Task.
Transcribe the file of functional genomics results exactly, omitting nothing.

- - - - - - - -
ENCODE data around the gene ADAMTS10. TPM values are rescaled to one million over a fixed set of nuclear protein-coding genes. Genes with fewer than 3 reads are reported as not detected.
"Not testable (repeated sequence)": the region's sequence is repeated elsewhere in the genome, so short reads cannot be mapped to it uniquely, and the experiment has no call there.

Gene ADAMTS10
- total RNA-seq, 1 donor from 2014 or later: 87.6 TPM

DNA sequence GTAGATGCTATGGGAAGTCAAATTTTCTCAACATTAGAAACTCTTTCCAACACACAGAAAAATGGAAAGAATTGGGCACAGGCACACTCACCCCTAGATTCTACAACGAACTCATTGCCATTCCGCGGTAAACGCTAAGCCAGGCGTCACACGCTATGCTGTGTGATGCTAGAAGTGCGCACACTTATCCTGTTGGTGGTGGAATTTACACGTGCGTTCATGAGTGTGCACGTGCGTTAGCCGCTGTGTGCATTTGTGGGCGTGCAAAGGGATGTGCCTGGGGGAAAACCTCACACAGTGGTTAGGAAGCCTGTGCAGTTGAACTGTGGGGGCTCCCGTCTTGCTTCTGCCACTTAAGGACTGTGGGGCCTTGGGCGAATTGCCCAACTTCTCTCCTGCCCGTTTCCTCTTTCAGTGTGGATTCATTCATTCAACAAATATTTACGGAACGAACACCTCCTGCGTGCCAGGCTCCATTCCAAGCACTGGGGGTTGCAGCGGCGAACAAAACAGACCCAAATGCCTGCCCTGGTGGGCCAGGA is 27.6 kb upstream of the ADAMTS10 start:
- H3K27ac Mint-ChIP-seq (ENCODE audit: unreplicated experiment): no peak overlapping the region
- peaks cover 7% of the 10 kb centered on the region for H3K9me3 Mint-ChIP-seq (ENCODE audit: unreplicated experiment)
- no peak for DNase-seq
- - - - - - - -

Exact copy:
ENCODE data around the gene ADAMTS10. TPM values are rescaled to one million over a fixed set of nuclear protein-coding genes. Genes with fewer than 3 reads are reported as not detected.
"Not testable (repeated sequence)": the region's sequence is repeated elsewhere in the genome, so short reads cannot be mapped to it uniquely, and the experiment has no call there.

Gene ADAMTS10
- total RNA-seq, 1 donor from 2014 or later: 87.6 TPM

DNA sequence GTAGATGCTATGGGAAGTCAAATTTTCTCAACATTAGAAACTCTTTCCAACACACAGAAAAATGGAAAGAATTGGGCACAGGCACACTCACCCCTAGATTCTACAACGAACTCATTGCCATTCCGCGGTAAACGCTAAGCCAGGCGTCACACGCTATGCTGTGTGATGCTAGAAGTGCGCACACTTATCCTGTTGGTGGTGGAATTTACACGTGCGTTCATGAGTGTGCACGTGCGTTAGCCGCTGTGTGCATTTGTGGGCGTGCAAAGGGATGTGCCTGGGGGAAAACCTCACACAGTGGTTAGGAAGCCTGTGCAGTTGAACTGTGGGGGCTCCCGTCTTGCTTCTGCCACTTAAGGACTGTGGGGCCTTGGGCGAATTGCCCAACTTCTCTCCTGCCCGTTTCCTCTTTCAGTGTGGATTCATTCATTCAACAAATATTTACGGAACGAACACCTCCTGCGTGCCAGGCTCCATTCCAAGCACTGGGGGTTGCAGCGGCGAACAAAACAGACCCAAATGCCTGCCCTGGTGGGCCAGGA is 27.6 kb upstream of the ADAMTS10 start:
- H3K27ac Mint-ChIP-seq (ENCODE audit: unreplicated experiment): no peak overlapping the region
- peaks cover 7% of the 10 kb centered on the region for H3K9me3 Mint-ChIP-seq (ENCODE audit: unreplicated experiment)
- no peak for DNase-seq